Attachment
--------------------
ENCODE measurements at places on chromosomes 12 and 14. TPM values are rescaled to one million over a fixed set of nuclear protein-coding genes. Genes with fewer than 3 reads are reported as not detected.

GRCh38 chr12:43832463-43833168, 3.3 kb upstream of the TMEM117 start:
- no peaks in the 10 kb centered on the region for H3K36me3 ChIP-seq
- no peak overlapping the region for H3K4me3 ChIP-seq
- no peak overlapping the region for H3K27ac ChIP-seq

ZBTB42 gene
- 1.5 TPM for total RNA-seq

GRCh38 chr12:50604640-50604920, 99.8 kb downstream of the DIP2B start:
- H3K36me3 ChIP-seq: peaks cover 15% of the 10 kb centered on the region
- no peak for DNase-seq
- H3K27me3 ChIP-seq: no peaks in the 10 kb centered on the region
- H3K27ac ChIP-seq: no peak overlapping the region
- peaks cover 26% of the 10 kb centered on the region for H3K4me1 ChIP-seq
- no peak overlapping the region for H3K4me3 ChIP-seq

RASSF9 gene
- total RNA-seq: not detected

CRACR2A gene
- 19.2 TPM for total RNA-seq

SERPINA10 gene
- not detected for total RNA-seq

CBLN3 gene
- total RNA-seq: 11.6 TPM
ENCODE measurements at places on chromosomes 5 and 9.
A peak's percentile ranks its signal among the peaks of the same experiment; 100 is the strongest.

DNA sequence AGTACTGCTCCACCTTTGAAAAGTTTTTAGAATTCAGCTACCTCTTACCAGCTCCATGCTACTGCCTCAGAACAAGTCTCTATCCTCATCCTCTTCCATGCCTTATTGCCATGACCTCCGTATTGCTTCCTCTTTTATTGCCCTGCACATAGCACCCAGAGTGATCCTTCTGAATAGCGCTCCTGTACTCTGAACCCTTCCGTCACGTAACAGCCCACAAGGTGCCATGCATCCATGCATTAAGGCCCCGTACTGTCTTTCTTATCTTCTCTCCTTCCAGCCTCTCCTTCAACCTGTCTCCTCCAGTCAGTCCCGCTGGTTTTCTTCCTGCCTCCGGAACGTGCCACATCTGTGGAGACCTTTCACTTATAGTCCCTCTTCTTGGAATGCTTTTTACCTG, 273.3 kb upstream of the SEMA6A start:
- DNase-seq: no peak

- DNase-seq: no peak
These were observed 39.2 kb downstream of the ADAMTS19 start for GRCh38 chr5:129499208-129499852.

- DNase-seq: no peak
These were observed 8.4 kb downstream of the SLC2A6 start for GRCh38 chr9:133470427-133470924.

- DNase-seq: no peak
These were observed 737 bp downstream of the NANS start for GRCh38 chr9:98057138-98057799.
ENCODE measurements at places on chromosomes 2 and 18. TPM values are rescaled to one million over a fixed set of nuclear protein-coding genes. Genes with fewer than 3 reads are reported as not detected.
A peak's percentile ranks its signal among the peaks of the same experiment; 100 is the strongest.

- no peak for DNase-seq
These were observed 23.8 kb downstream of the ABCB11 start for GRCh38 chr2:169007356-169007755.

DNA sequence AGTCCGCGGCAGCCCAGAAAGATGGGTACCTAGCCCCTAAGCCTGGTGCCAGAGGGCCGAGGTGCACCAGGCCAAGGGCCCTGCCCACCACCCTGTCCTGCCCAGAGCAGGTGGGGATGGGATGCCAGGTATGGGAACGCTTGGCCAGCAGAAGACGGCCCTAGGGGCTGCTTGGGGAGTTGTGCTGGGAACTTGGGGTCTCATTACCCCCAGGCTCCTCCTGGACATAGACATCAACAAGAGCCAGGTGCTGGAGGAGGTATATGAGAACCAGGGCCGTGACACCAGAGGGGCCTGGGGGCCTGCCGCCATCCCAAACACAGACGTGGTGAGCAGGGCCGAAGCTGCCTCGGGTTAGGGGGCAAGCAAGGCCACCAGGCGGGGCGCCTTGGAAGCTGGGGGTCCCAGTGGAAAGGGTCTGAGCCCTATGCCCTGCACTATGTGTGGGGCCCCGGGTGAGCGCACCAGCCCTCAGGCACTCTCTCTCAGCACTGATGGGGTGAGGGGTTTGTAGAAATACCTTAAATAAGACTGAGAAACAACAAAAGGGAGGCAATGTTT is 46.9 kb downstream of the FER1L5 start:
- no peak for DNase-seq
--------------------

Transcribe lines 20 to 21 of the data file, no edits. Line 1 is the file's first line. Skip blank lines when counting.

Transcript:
- not detected for total RNA-seq

CBLN3 gene